2. Conduct preventative pruning/tree removal, as determined by risk assessment.
  3. Monitor health/risk level of existing large trees over 3-7 year period.
  4. Install windbreak plantings to protect new trees in wind vulnerable sites.
  5. Identify ash trees in project area for potential replacement or EAB treatment.

Climate Change Impacts

For this project, the most important anticipated climate change impacts include:
Warmer Temperatures: Temperatures in New England are projected to increase 3.5 to 8.5 °F by the end of the century, with the greatest warming expected to occur during winter. The project area is in one of the hottest pockets of Providence.
Altered Hydrology: Annual precipitation is projected to increase and there is potential for reduced growing season precipitation. Intense precipitation events will continue to become more frequent and the timing and amount of stream flow may change.
Extreme Events: Intense precipitation events will continue to become more frequent. Older trees in the existing canopy are susceptible to breakage due to wind, while localized flooding events paired with a combined sewer system could lead to water issues.
Altered Soil Moisture and Increased Drought Risk: Warmer temperatures and altered precipitation will interact to change soil moisture patterns throughout the year, with the potential for both wetter and drier conditions depending on the location/season.

Challenges and Opportunities

Climate change will present challenges and opportunities for accomplishing the management objectives of this project, including:


Tree establishment may be more difficult with increased drought risk and other climate change impacts.
Planting days & volunteer stewardship activities may be impacted by more frequent storms.
Hot/dry weather may make it more difficult to get residents outside to water/weed tree pits.
Identifying tree species that meet all criteria (climate adaptability, resilience, conditions of bioswale pits, health considerations).
Identifying appropriate tree species for bioswale plantings & ensuring their survival (maximizing tree size and longevity in stormwater installations).
Increased storms and wind events could result in more tree damage, which could increase hesitation around tree planting & deepen negative views toward trees in general. As a result, recruiting participants & tree recipients may be more difficult.


As hardiness zones shift, there will be new tree species options for planting & an opportunity to grow the nursery stock of trees more adaptable to climate change.
It may become possible to adjust the timing of plantings with the lengthening growing season (hold plantings later into the fall, or earlier in the spring). Younger trees may also be able to grow faster.
Collaborate with different partners on pilot projects (e.g., Providence Stormwater Innovation Center, Roger Williams Park).
Stormwater is a "hot topic" due to climate change, which may present an opportunity to get more funding.
Work with young people who are concerned by climate change and connect to Providence’s Green Justice Zones to build capacity and community organizing efforts around climate change in frontline communities.
Use heat and flood impacts in the neighborhood to help make connections to importance/value of trees and implement effective messaging.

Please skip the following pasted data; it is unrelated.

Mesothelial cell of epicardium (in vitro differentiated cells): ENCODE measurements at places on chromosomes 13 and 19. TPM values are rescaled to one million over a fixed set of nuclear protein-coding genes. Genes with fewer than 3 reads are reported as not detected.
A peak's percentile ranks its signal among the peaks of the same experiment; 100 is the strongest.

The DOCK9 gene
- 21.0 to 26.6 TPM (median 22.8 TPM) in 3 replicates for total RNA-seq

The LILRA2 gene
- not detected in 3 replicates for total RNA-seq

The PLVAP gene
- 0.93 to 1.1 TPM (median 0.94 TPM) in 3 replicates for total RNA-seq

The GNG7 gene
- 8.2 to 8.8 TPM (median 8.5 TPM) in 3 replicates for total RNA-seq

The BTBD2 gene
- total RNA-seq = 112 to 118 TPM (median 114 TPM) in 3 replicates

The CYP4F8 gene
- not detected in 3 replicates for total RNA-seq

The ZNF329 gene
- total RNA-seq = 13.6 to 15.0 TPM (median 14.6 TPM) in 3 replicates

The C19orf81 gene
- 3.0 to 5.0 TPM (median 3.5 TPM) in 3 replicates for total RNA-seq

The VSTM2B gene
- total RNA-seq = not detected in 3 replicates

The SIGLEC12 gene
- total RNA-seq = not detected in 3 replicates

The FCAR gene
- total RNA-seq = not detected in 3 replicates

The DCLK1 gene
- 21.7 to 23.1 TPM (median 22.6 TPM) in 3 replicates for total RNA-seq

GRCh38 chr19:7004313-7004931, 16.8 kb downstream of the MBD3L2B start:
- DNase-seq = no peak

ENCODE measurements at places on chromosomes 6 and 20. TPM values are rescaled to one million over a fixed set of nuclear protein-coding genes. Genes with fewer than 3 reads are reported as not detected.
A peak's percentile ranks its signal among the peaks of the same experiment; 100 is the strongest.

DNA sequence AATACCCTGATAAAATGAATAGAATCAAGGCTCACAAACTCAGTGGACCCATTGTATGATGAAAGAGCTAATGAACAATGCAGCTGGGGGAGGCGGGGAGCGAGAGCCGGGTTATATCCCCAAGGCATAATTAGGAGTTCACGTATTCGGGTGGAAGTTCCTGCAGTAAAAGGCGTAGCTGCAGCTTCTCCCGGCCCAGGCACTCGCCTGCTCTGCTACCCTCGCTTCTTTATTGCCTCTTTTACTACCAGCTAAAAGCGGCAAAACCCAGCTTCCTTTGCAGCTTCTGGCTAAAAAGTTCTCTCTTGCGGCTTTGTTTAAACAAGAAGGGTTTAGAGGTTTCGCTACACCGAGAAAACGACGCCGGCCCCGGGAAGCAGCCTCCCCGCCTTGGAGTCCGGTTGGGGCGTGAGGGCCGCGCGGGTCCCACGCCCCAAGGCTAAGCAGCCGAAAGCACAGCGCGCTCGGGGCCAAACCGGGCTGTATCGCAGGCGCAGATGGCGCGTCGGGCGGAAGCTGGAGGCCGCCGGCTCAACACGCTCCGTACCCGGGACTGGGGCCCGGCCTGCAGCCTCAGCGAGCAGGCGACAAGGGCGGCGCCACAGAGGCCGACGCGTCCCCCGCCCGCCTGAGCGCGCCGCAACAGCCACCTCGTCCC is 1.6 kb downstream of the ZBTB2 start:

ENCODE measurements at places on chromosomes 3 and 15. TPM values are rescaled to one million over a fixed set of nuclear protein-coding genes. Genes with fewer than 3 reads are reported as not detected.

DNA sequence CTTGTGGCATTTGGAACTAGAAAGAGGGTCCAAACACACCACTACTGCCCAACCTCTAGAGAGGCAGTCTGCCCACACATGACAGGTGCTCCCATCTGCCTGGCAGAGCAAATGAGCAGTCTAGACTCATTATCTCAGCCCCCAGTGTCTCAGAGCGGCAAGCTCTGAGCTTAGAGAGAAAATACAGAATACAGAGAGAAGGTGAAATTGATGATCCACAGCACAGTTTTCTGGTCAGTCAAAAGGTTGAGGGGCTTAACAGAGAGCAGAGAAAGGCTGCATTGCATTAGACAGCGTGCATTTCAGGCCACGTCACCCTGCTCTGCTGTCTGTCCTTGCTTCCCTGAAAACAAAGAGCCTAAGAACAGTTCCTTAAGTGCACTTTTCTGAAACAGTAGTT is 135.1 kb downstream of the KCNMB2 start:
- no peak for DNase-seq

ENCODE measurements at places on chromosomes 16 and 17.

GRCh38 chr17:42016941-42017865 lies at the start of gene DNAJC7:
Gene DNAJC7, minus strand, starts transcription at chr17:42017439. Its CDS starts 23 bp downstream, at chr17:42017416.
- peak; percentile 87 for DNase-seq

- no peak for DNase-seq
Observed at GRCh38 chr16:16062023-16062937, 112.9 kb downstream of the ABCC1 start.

Adaptation Actions

Project participants used the Adaptation Workbook to develop several adaptation actions for this project, including:

Increase and Enhance Tree Canopy
Select drought-adapted and wind tolerant trees by examining adaptive capacity scores for individual tree species.
Stormwater/Street Flooding
Increase biodiversity of ground cover and widen tree pits around existing trees.
Plant multiple trees in larger beds and improve/change soil within the beds over time.
Add more continuous tree-pits and lawn strips.
Provide homeowners with education/guidance for planting and recommend planting a layer under their trees.
Look into products such as mycorrhizae packets, hydrogel, and biochar.
Extreme Storms and Wind
Maintain pruning strategies.
Consider planting windbreaks that help other trees survive on the property and reduce drying.
Conduct additional tree risk assessments to identify hazard trees for removal in priority areas.
Treat trees that could become a hazard.
Community/Stakeholder Engagement
Develop communication strategies using the local school and organizations (e.g., Boys & Girls Club), and send home flyers with kids.
Implement additional door-to-door canvassing and events/programming around trees.
Identify heritage trees and bring attention to them.
Create small green spaces that incorporate nature and are designed by the community.


Project participants identified several monitoring items that could help inform future management, including:
Count the number of new species planted and inventory the diversity and survival of trees over two years.
Measure organic matter content and microbial biomass in the soil.
Measure the percentage of pruned trees in the neighborhood and document the number of volunteers.
Document the number of risk assessments conducted and EAB treatments given.
Document the number of residential sites signed on and number of presentations, events, and outreach activities.
Examine whether bioswales/filter pits increase infiltration, soil organic matter, and soil microbial diversity/biomass.
Identify a green space(s) and conduct assessments such as community surveying and the number of engagements with a particular aspect of the space.

Learn More


Carbon mitigation
Management plan